The Threat of Quantum Computing

January 7, 2022

The Threat of Quantum Computing:

How Project Bluebook and Quantum Computing Might Not Be All That Different

Much as I hate to say it—we may have been duped again.

Remember Project Bluebook?

During America and Russia’s lengthy Cold War post WWII, fueled by B-movie media and post-War of The Worlds hysteria of the potential of invaders from Mars, patriotic Americans of the fifties and sixties—believe it or not--were urged by their government to draw detailed pictures and take photos should they spot flying wings, strange lights, or saucers in the sky.

“Document!” they said. “Turn the evidence over to us!” they urged. It could be the Ruskies, you know. Or the Martians.

Rather than calling their local sheriff’s department, however, these dutiful souls were encouraged to report their sightings to a crack-team of investigative “experts” who were then dispatched to meet with witnesses, take their testimony and (>ahem<) “document” the matter. The experts were members of an ‘elite’ and supposedly comprehensive unit of Air Force experts. The “team”, such as it was, would be collectively referred to as the members of “Project Bluebook”.

Despite over 1200 sightings, it was all but over for Project Bluebook in 1969, when congressional inquiries led to tantalizing crumbs of information about its CIA involvement. A number of closed-door sessions are said to have revealed that Bluebook served as a disinformation arm of the CIA: kind of a Spy vs. Spy disinformation arm of the You Figure Out Who The Good Guys Are portion of the patriotic program. Witnesses engaged with the department later claimed that the entire operation was little more than a chair, a desk, and a couple of guys who just made it look big.

You see, the government worked for years to develop and test a subsonic stealth bomber. It evaded radar. It looked like a wing and well… they finally copped to it years later. To protect against the possibility of accurate descriptions of the Stealth Bomber in test flight which might subsequently be leaked to the press, they would just deny the technology and relegate anyone asserting they’d seen something to the designation of cooks and wishful thinkers: the Flying Saucer Nuts.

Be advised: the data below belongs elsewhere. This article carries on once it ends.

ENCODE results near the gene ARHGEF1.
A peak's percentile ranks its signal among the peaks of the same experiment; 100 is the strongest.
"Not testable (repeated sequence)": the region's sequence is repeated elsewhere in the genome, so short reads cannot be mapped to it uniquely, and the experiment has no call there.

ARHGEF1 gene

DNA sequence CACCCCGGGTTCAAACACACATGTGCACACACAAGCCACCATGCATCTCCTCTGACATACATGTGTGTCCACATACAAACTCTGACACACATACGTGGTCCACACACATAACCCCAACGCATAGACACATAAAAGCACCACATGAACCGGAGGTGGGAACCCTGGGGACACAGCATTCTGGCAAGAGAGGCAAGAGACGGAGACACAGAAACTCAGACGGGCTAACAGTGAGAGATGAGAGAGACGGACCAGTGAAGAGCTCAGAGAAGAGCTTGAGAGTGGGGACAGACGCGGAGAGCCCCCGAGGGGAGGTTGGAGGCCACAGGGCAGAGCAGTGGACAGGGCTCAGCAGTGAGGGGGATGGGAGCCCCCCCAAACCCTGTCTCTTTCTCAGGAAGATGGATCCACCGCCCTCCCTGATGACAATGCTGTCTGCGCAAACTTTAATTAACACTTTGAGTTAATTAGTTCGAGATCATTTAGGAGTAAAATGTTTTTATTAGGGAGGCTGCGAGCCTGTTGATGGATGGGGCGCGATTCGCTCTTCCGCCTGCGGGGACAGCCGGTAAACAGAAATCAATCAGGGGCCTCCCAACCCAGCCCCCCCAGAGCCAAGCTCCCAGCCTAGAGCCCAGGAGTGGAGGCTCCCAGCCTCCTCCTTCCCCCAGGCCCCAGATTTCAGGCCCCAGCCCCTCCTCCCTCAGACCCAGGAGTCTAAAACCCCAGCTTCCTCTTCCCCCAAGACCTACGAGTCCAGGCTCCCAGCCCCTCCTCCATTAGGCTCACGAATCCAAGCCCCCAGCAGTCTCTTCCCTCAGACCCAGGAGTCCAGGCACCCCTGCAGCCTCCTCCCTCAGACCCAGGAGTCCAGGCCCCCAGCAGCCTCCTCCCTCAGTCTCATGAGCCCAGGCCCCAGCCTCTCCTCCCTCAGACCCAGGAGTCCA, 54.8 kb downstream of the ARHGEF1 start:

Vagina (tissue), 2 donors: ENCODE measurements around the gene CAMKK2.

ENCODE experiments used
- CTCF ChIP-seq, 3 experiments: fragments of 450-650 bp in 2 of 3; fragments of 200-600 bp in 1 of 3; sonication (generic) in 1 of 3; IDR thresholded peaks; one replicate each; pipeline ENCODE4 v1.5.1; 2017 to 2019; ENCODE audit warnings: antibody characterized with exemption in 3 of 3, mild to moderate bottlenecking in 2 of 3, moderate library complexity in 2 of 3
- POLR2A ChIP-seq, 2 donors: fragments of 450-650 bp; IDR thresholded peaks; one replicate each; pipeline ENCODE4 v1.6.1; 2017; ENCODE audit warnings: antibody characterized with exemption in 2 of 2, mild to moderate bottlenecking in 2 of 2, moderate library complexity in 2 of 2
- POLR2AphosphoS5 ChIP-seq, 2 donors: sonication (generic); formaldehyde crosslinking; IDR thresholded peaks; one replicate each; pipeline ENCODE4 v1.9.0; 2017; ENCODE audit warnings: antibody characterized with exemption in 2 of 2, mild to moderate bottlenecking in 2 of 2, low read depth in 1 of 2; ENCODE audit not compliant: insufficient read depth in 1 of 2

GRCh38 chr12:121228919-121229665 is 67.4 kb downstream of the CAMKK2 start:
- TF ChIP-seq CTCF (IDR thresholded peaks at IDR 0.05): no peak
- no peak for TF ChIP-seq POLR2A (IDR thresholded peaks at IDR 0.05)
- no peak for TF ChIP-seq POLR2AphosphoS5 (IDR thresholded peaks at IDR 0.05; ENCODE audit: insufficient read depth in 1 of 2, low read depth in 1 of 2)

Except…some were curiously correct. Out of the 1200 plus cases “investigated” by the team, a good fifty-nine of them stymied even the CIA. Some speculate that these sightings could have been actual Russian recon. But recent admissions by the government of unknown air traffic that the government now concedes “does not appear to be of a terrestrial nature” has certainly raised an entirely new generation of eyebrows.

So it goes with quantum computing. While the government coyly admonishes that the potential will “be here eventually” and media continues to spin the yarn of its “impending” arrival, those of us who’ve been around this block a time or two beg forgiveness if you find us a bit skeptical of Uncle Sam’s side of the story.

After all, the government invented the internet (Sorry, Mr. Gore), cellular phones and a host of other things that it didn’t release to the public (through private companies) until decades later. So when Uncle Sam makes flippant comments like “in a few short decades” as it regards the ‘arrival’ of quantum computing, whilst building acres-long server facilities in isolated, top-secret and well-defended locations in America’s heartland… there might be a little meat on the bones of our scoffing out loud. They’re just laughing at us now… and we’re a little pissy about it.

If history and well-deserved cynicism hold true, and quantum computing is well-developed and has been long-practiced in secret by our government (or any other, for that matter), wouldn’t it be nice to know that there is some form of civilian countermeasure?

In the true information age—with so much literally on the line in the virtual space—it may be wise to learn more about the risk of quantum attacks, and what they could mean to your data.

RAIDA and CloudCoin inventor Sean Worthington has addressed the risk of quantum computing to cryptocurrency and traditional or even blockchain infrastructures. Expert Michael Mosa explains here the nature of the Quantum Threat to the IT infrastructure… and his confidence that someone is likely to effectively address it.

 Prescient... right?

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